Newspaper Page Text
WATER BURY EVENING DEMOCRAT, .THURSDAY, DECEMBER 31. 1008.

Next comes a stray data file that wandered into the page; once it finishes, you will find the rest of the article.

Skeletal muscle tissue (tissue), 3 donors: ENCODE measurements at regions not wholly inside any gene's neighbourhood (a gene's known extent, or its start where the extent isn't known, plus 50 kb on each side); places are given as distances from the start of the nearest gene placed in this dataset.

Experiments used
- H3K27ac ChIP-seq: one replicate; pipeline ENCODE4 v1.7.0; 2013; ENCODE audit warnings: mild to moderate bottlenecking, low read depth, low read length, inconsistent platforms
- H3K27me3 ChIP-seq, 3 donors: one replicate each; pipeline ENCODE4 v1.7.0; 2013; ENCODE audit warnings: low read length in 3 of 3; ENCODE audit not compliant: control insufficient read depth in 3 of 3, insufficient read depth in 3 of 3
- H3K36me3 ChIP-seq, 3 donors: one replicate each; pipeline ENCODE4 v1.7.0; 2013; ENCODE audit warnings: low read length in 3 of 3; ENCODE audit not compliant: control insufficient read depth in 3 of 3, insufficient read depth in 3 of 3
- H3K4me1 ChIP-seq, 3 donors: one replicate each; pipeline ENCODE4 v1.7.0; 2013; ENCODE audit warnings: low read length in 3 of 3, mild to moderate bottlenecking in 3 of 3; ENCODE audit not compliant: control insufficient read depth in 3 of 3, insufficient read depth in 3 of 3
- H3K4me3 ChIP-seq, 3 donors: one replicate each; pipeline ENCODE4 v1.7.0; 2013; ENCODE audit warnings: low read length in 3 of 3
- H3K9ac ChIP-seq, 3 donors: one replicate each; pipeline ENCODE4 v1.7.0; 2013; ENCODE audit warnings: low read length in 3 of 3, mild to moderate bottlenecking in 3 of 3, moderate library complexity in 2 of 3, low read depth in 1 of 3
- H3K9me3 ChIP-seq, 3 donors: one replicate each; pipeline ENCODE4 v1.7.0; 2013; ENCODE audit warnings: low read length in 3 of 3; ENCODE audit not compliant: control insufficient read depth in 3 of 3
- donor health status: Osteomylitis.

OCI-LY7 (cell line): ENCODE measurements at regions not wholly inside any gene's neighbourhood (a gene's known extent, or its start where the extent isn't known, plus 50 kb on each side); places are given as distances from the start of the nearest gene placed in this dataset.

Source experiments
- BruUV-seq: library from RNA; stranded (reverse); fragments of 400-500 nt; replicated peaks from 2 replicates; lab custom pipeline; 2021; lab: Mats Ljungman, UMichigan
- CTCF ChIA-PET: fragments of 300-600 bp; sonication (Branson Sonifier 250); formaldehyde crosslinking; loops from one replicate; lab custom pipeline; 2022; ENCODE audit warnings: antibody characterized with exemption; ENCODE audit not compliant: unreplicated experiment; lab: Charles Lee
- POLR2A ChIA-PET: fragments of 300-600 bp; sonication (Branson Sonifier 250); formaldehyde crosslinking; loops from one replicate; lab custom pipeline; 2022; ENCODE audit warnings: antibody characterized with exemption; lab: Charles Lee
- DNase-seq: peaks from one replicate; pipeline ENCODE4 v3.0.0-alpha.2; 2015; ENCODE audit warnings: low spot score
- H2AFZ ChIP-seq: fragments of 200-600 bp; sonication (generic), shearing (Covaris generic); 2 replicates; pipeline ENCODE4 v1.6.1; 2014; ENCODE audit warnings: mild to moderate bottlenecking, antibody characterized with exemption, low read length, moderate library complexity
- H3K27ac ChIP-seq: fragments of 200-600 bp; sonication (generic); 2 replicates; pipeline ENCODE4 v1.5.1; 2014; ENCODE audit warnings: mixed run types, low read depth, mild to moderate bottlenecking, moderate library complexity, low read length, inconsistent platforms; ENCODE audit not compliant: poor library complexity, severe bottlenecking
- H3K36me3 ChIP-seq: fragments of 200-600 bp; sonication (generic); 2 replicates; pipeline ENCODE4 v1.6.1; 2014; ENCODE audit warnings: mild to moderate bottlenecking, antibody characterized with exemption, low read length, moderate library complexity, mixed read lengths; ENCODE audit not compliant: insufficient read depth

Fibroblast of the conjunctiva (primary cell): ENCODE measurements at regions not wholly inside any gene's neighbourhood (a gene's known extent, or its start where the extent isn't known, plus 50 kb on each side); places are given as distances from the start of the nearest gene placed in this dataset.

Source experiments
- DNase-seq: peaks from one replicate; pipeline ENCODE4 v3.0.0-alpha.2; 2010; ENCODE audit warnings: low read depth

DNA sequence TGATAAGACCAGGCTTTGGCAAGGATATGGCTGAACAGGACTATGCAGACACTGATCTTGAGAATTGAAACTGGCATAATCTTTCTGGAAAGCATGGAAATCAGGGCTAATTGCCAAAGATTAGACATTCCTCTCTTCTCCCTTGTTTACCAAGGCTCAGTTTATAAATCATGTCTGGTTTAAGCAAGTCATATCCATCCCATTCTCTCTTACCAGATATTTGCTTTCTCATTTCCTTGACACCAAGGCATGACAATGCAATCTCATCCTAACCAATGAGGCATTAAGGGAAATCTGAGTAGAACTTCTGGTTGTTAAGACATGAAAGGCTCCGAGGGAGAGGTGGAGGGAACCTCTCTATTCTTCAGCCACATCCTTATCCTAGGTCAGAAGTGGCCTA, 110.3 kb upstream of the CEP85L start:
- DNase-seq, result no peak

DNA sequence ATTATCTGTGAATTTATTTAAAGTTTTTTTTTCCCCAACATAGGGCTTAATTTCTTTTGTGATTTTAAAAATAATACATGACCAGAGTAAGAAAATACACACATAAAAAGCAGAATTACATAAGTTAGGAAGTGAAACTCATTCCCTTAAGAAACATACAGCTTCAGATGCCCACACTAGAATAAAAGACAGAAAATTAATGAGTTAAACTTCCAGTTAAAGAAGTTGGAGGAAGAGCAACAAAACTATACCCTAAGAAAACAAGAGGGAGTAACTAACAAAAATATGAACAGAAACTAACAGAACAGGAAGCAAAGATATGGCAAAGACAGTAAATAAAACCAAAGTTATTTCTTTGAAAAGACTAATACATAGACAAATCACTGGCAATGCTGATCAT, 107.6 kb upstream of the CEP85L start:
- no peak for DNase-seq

t POLI'S I Skills Made to Order. Making . Only Q2.BO. , Slightly Used Shoninger Piano FULTON , 146 GRAND STREET Alteration Enlargement Sale : l;j Is still on Greater Reductions in ; i Prices. The W. H. Hoffman Co 158-162 Grand Street. TELEPHONES 1175 and 1173 15 RANCH EXCHANGE CONNECT ; - INQ ALL DEPARTMENTS. Store Closed All Day Friday, New Year's Day. Important Announcement in this Space To-morrow Night. MUSIC CO., OPPOSITE P0ST0FFICE. and Tailor Made Skirts to Onler. Making Only $3. BO. II Positively the Lowest Prices in the City Boston Millinery Store, P. Friedman Prop. 1 84 So. Main St. Christmas -Millinery and Furs Our holiday trade will certainly appreciate the ef fect of our very low prices, all this week. Open Evenings. SPECIAL For New Year's WeeK. $1 Combination Plyer 'in 'our win dow, for 49e. - $1 Gas Light, complete, 49c. Swell Drop Light, regular $1.50, only 75c. Weiderhold Drop Mantles, 12c. A dandy double Wire Mantle Tc, 4 for 25c. Can you beat It. Skates and Sleds slaughtered at CHEAPEST STORE ON EAILTE. . i Magner Hardware Co.. Inc. 79 AND 81 EAST MAIN ST, "TUB GAMBLERS." Th0 curse of card pluylng Ik given a most brilliant exploitation in a new drama JtiHt produced by the Meters Shubert and written by MIhs Alicia RamBey, an Kngllnh writer of note. The drama Iihh been entitled "The Gambler," and Ig to have Its first bearing at Poli's theater thin evening and New Year's day, mat inee and night. lClaborately Btaged and coHtumed, and provided with an excellent cast of players well known to playgoers, the attraction will doubtlesB prove one of the most Im portant of the current year. The story of tho drama has to do with the caHhlerlng from the BrltlHh army of Colonel Fielding, an aristocrat. As may be ImaKlmul the play is re plete with good situations and bril liant dialogue. For the cast have been selected a number of players well known to Hroadway audiences. Miss Mabel Cameron, a young and beautiful actress, appears as Leonora, giving a most delightful characterization of the heroine; MIfh Eva Vincent, considered one of the best character women of the pres ent day stage, appears In the trying role of the duchess. Lady Monstevou is played by Adelyn Westley, like wise a brilliant character player. M!ks Ina Hammer appears as Lady Norton. Austin Webb as Lord Kit z holm, Warren Conlan as Colonel Fielding, and J. Malcolm Dunn as Dr Sampson. Other members of the company are Walter Constautine, Al bert Latscha, Edward Elkas. Ada Curry, Matllde Deshon and Isabella McGregor. Prices: Matinee, 2.1c to $1; evening, 2.1c to $1.50. Seats now on sale. Tel 1084. "THE MAN OF THE HOUR." Every man. woman and child in the United States in recent mo.ii.hs h:is heard the expression, "HVs a game bird, but he flies funny," but there is doubt that more than 25 per cent of those who have heard or .'wive used the expression know its source. It is one of the big laughing -.peeches in "The .Man of the Hour," which will be acted here by William A. Brady and Joseph R. Grlsmor's spe cial company, made up of well known actors, for three days beginning Mon day, January 4, with Wednesday mat inee. "Where does the laush come in?" many will ask who have not seen the play. Where doej the laugh come in with any of the best jokes of the ages unless the whole story be told? Nobody will laugh at the sentence "To get to the other sido" in the bare form in which it is here given, but preceded by the in terrogation, "Why does a chicken cross the road?" that line has cre ated more laughter than any com bination of words in the English lan guage. Moral: If you want to get. the full measure of laughter from "He's a game bird, but he Hies fun ny," go to Poll's and hear Alderman Jimmy Phelan sneak it In rsniv tn i Mayor Bennett, .just before "that nervy young man wins back the love of the woman for whose respect and admiration he has done anrt -iaraA jso much. Prices 25 cents to $1.50 evenings. 25 cents to $1 matinee. seats now on sale. Tel 1084. MAY ROBSOX. That was a very pretty comedy, American in, conception, too, that was presented at Poll's theater last evening by May Robson and a most excellent company. Miss Robson appeared in the quaintly conceived character of Aunt Mary Watkins. She never was married, but she just dotes on her nephew, Jack, on whom she lavishes all the love of a mother and for whom she is constantly pay ing out bills contracted in his wild schemes as a college student. One admonition she gives him, however, that he must wrong no woman. When later she learns that some woman from the west has entered a suit for breach of the peace, she cuts Jack off in a moment of anger. Learning later, through the medium of one of Jack's college chums, that her boy was ill, she hastens to New York and here comes her rejuvena tion. The college boys educate her in all the up-to-date slang of the day. Automobile rides, wine parties and even cigarettes are introduced and when Anally she returns to her country home, the astonished the natives with her flow of New York language. Miss Robson has a splen did chance to show her versatility and she takes good advantage of it. Her facial expressions were more than funny and the character of Aunt Mary was a happy one for her. Jack proves to her later that the woman in the weft was only an ad venturess, but even the latter is tak en care of by Aunt Mary and sent to h,er home In the far west. Betty Burnett, sister of Jack's chum, is In love with Jack while Jack is iopping the question, the aunt, who is sup posed to be asleep, takes !n the whole scene. Her acting in this scene had the audience in roars of laughter. It was such' a diversant character, too, now snappish and quick to resent ev ery little fault, then mellowing down to the kind hearted old woman, who could be wheedled into doing almost anything within propriety. Her de scription of the nice man she met on the train, who told her how he car ried his money and . In return, she showed him where she carried her puree, and her sudden discovery that her pocket had been cut open and her , purse was gone, all this was done bo humorously and so innocent ly, that even those on the stage with her could scarcely refrain from smil ing and laughing with the audience. It. was a good comedy and well play ed throughout by everybody. VAUDEVILLE. Manager Poll has gathered a re markable collection of features for the bill at the Jacqn?s next week, offering as the hcadliner Clarence Wilbur and his Ten Funny Folks in the bright musical and mirthfi;! con ceit, "The New Scholar." Among the funny folks are numbered the six O'Connor sisters, favorite Eng- JACQUES) : SSb'rHcb, IRochwcIl an jfotestct , . - '" "Cornet 'Dress" for Women and Misses. 129 BANK ST. Our Annual Clearance Sale, Coats, Suits, Dresses) This sale as time will prove is a most agreeable surprise. It's oV most agressive way to give our patrons the benefit of reductions whelj Jey need the garments most. Remember, being our first season, everything is the newest Reductions have been made regardless ot cost or wue. Every garment must move in its season. Suits are Sub-divided Into $20 and $22.50 SUITS $11. Sharp 14. T5 for $20.00 and $18.00 Coats. lish comediennes. As a special feat ure Manager Poll has engaged the Sisters Meredith, whose brilliant singing and scenic novelty, "Girls of Many Nations" is among the most favored of vaudeville acts. The sis ters Meredith impersoiiiAe' and sing characteristic songs of the Scotch, Chinese, Egyptian, Spanish, Indian and French. What is conceded to be the premier acrobatic turn of vaude ville is offered by the four Readings. The dainty comedienne, Una Clayton, who wrote the sketch, "The Chalk Line" which received much favor this week, will appear with her own company in a charming playlet, "His Local Color" in which humor and pathos are admirably blended. Ec kert and Berg will provide a sur passing musical act with a brilliant setting. Mills and Morris, minstrel misses, will lend to the diversity of the bill with a black face act. Much local interest will will be added by the presence of Jack Boles and Jack O'Brien. New electrographic films will round out the bill. The sale for the remaining performances of this week's bill is phenomenal. Patrons not having tickets will avoid disappointment by obtaining them without delay. EMPIRE "THE DEVIL." "The Devil" continues to draw large audiences at the Empire, with matinee and evening performances dally. The leading role, handled so ably by Paul Taylor, gives an ex cellent subject for comparison with the work of other . principals and especially that of Preston Kendall, who played here recently. This week's offering is not a vaudeville sketch, but a three act investiture of the highest merit. "Robert Em met," a romantic Irish drama, will be the attraction all next week, with Karlu C. Simmons in the leading role. Mr Simmons will positively appear. There is to bs a big New Year's matinee to-morrow afternoon and hundreds of seats have already been sold. The management requests that seats be ordered in advance to avoid disappointment. Box "office telephone, 2216. COMPANY G BALL. The annual ball of Company G, which will be held in Buckingham hall this evening, will undoubtedly prove one of the most brilliant so cial functions of the year, as it al ways attracts a large and fashion able fathering. The orchestra, which will render music, has already held a rehearsal, and the sixteen mu sicians are prepared to furnish some excellent concert and dance numbers. The concert will start at 8:15, dancing at 9:15 and taps will be sounded at 12 o'clock. In addi tion to the dance itself, the fact that the money made will go to the Slo cum Memorial fund has caused a lsrge sale of tickets. , FULTON'S SOCIAL. One of the big events for holiday week will be the dance and sc-ut! to be given at the Buckingham on Sat urday evening by Fulton's American band. The dance will be the cul minating event of a week of dances which have occupied almost every hall in the city. For this carnival Conductor James M. Fulton has se lected a programme of the popular numbers which have been included in the programmes during the past week. Several new and novel num bers will be added to these. Th band is now completing arrange ments for a Sunday evening concert of high class music to be given in the Buckingham on January 31. The price of -admission to this event will he 25 cents, the lowest price ever charged for an event of this kind held in the music hall since its open ing. A well known concert vocalist will assist. We idealize reality In order to escape it. for Convenience. $30.00 and $35.00 SUITS $221. A Nominal Charge will be Made for During this Sale. Reductions on Coat! $25,00 for $30.00 and $35 00 Coats. Mdtv;. ..(" "iL' "t .0 1 $400.00 Piano to On December 24, lf)((, v.ill vv ill give this piano free to one of our customers. Beginning to-!ay we fti ve a certificate with every cash pur chase, the wrsrm presenting; cert i lie at 'is reoresenting the, largest value at our store on December 24, 'OS), w ill receive piano free. Inspect the piano at our store and start savin g coupons. P. STAN CO, POII S THEATER. THURSDAY AXD FRIDAY, DEC 81, JAX 1. (New Year's Day Matinee.) The Messrs Shubert present Grand Premier Performances of THE GAMBLERS A Play of To-day by Alicia Ramsey, with brilliant New York cast. Prices Matinee 25c to Jl, even ing 25c to $1.50. Poli's Theater. THREE BAYS. Jan 4, 5 and 6 Monday Tuesday and Wednesday, With Matinee Wednesday. SEATS NOW ON SALE The Man of the Hour Original N. Y. Company Prices Evenings, 25c to $1.50; Matinee, 25c, to $1.00. Tel. 1084. Grab Bag Dance Xew Year's Kve, At Rick's Dancing Acodemy, 43 East Main street. Also Regular Dancing. NEW YEAR'S INIOHT 'Phone 177-5. Three Lots $4100 and $35.00 SVITS $33. 75 Alterations $40.00 and $50.00 Coats. . Be Given Away ! Dealer in Boots. Shoes and Rubbers. 219 BANK ST. JACQUES OPERA HOUSE. WEEK OF DECEMBER 28. Record Hrcaking Bill. THE LOVE WALTZ "The Merry Widow" of Vaudeville. Featuring Audrey Maple and Alfred Keppeler. StmU ndotis Supporting Array. Harlan Knight and company, the Zannettas, Bert Kalmar and Jessie Brown, Irene La Tour and Zaza, Fred Sosman, McNish and Penford, Electrograph. Poli's prices, 10c to 50c. 'Phone 1090. Evening prices New-Year's matinee. His Ten Funny Folks, Meredith Sis ters. Others. Empire Theater. MATINEE EVERY DAY. The Devil, .Matinees every day hut Monday Kl and 20 Cents. Illustrated songs and moving pictures. ANNUAL . MILITARY BALL Of CO G, Second Regt. Inf C. N. G. . AT THE BUCKINGHAM, THURSDAY DEC 31 1908. NEW YEAR'S Afternoon an! Evening Social by Laliier's Military Band it Columbus Hall, Niuptuck. ADMISSION 2S CUNTS. era GE0EGE EUD0LPH J Teacher of Violin. Mandolin and All ( Brass Band Instruments. Music Furnished for All Occasions. Music Studio 74 Abbott Are. Iel 489 V t 1 7